She had no choice but to stumble along behind the guard, who’d gripped the capture stick as he turned to walk back along the path he and his companion had hacked through the undergrowth. In a small clearing, a shuttle was waiting, and the senior guard lifted Iris onto the middle of a large disc mounted to the back. At the push of a button, the gel receded from the capture stick, but even if Iris had wanted to leap off the vehicle, she couldn’t have. Almost immediately, a glowing blue wall shot up from the outside perimeter of the disc, surrounding her. Iris knew better than to touch it; she’d seen burn marks on those who had.
She sat in the center of the disc, grasping for one of the handholds. As the vehicle began to move, she glimpsed the passing flora, pretending she was back on Earth, perhaps on a leisurely sightseeing tour. But it was a hard fantasy to buy. There was hardly any vegetation left on Earth. Not anymore. Scientists had ignored the rising temperatures and rising seas until it was too late. By the time the water shortages began, the effects of global warming were deemed irreversible. Migration to areas where water was still in ready supply resulted in crowded conditions, mass chaos, and disease as towns and cities sought to accommodate shifting populations. The scramble for technology that could convert enough saltwater into drinking water was decades behind schedule by the time cities—now bursting at the seams with refugees—realized supply of desalinated saltwater could not meet demand.
Nora had always said they were lucky—lucky to be among the chosen ones to enjoy a better life on a planet whose humanitarian outreach had saved them from the ravages of disease and starvation that were hitting Earth just as they’d left. But Iris had scowled at her idealistic friend’s use of the word ‘humanitarian.’ The only thing human about Traoians was their appearance. They were aliens, and despite the kindly appeal to shelter and house willing females from Earth, it was clear to Iris that they had an agenda.
The vehicle was moving out of the dome now through a narrow neck that emptied into one of the vast network of tubes running from domes to housing centers to government complexes. Beyond the transparent walls, Iris could see the Blood Mountains—vast, jagged peaks beyond the red desert that made the Himalayas look like molehills. Over the mountains, the triple crescent moons were hanging like a row of silvery slivers in the purple-pink sky. Iris had arrived on TraoX39 during the long dawning period. Nights here lasted years, and so did days. The dusks and dawns stretched for long months, giving the sky outside an ethereal look.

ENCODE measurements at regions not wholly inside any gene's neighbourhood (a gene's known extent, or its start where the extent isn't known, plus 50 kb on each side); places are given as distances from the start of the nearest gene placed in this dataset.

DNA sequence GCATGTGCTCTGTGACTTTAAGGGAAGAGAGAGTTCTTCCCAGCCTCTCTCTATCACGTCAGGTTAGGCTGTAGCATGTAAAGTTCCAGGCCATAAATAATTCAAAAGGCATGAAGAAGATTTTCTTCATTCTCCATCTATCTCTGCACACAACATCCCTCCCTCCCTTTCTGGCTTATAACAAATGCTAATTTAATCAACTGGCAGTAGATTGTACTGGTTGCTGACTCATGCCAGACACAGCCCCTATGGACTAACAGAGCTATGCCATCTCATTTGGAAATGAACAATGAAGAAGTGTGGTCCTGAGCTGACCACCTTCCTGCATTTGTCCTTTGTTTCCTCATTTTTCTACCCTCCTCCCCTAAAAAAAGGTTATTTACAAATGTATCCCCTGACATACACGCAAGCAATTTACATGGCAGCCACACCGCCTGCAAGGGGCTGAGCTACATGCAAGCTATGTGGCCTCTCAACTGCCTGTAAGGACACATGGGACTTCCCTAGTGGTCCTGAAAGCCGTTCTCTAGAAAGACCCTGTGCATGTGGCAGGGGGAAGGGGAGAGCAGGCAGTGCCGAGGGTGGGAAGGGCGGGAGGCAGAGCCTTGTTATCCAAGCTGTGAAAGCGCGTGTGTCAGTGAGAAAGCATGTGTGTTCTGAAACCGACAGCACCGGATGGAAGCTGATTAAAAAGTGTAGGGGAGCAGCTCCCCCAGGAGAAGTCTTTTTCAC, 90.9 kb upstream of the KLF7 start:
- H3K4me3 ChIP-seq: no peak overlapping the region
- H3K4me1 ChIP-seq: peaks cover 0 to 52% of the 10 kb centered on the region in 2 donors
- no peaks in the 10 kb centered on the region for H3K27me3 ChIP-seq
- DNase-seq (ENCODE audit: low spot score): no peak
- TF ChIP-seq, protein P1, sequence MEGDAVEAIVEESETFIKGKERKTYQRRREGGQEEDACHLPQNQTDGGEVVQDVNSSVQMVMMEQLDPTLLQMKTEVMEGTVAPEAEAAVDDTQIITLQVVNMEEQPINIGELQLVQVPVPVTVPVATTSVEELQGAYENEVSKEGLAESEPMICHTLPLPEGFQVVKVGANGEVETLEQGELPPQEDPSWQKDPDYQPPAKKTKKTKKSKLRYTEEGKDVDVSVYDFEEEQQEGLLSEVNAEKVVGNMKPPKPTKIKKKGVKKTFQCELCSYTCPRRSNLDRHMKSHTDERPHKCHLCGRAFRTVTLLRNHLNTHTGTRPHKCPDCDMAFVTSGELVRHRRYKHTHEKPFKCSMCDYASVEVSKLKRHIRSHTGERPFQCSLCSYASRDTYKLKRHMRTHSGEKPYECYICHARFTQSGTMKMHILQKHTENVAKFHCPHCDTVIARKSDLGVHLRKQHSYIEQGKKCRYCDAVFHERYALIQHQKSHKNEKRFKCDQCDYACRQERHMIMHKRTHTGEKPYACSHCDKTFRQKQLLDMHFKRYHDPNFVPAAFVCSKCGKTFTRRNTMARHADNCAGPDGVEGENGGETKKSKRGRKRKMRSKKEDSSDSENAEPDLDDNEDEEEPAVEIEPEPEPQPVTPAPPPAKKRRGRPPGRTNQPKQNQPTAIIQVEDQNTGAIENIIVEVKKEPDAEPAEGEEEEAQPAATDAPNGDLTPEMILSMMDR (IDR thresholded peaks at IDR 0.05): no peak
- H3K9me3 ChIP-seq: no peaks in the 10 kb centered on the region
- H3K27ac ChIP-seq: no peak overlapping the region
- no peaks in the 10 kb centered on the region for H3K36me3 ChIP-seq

But everything became a blur as the shuttle began to move through the tubes, heading back toward the Acclimation House. Now she felt her defiance tinged by spikes of anxiety that only increased when she caught glimpses of her image on the IntelliBoards that loomed above the track. Attempts to suppress news of her escape had obviously failed. She closed her eyes. She’d not been easy to train. When she’d failed there had been consequences. Once when she’d forgotten the proper way to hold her hands, she’d received ten strokes across her bare bottom. What would they do now that she’d embarrassed her trainer and sponsors on Claiming Day?
Sector Seven’s Acclimation House had always reminded Iris of a glittering igloo with its rounded shape and reflective tiles and windows that moved to catch the light. When she’d first arrived, she’d been so intrigued by the structure that Nora had thought Iris was interested enough to relax. But much to the disappointment of her best friend, her guard had gone back up as soon as the Matron Amon had entered, her jowly face cold and imperious as she surveyed the new recruits.
Iris’ guard was up again as the shuttlecraft docked and the guards retrieved her from the back. They both flanked her now, nearly lifting her to her tiptoes between them as they hauled her inside.
The Acclimation House was usually a hive of activity, with Traoian matrons shepherding their human charges from one training session to the other. As they passed through the atrium, Iris glanced at the curved benches by the reflecting pool teeming with fishlike creatures, and recalled how Nora had squealed the first time she’d watched the aquatic creatures change color as they moved through the water. The pool was their favorite place to go whenever they’d earned a Leisure Token. It was popular with all the trainees, in fact, and at any given time there were always at least ten women sitting alone or together beside it. Today, however, the atrium was empty, and eerily quiet.
The solemnity of the usually bustling common space unnerved Iris for reasons she couldn’t fathom. Perhaps it was because they were all gone. Perhaps all the other women had been placed after she slipped away ahead of the Claiming Day ceremonies. Yes, she assured herself. That was it. She thought of Nora again—sweet, idealistic Nora—and hoped that the compliant blonde was too busy pleasuring her handsome Traoian mate to be following the news of her best friend’s escape.